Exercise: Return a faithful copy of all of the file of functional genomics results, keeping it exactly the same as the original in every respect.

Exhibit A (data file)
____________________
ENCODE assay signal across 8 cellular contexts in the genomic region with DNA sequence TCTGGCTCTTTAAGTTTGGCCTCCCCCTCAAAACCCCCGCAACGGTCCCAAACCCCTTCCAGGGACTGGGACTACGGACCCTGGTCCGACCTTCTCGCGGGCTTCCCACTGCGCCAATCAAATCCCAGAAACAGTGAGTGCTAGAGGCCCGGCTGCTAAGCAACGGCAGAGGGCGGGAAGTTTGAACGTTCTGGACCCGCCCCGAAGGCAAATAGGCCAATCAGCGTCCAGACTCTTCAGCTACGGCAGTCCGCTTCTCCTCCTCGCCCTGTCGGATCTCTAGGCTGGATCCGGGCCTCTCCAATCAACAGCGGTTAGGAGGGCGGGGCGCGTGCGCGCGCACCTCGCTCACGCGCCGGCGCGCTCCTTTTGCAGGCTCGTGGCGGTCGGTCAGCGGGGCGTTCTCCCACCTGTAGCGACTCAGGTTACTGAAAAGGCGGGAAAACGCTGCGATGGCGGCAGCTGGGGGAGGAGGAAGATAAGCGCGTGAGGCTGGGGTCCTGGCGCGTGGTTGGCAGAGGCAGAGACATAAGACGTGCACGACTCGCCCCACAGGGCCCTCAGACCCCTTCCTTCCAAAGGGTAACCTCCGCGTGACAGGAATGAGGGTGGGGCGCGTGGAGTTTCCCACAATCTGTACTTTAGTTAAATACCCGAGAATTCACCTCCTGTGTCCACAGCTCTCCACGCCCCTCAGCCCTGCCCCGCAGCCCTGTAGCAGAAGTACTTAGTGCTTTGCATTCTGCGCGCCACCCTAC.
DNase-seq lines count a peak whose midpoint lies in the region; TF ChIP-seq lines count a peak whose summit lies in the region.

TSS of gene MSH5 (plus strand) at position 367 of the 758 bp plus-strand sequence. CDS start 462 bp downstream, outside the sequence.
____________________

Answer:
ENCODE assay signal across 8 cellular contexts in the genomic region with DNA sequence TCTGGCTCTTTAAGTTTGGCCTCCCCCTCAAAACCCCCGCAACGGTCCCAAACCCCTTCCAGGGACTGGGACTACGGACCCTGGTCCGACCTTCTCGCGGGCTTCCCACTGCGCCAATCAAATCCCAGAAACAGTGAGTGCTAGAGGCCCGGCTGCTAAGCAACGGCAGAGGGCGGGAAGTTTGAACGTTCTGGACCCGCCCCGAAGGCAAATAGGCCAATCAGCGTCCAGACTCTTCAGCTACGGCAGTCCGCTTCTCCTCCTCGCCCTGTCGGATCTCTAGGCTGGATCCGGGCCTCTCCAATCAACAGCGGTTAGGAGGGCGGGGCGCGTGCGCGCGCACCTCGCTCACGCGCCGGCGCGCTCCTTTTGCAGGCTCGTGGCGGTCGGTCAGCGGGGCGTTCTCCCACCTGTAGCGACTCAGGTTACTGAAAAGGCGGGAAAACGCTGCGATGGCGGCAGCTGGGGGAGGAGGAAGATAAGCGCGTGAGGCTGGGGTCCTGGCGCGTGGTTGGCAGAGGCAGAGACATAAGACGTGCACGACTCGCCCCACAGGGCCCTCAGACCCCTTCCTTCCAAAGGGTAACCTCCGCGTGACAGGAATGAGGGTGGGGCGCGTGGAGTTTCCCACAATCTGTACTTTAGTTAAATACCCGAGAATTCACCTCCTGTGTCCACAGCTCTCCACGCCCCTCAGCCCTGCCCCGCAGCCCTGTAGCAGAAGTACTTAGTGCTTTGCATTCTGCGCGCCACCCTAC.
DNase-seq lines count a peak whose midpoint lies in the region; TF ChIP-seq lines count a peak whose summit lies in the region.

TSS of gene MSH5 (plus strand) at position 367 of the 758 bp plus-strand sequence. CDS start 462 bp downstream, outside the sequence.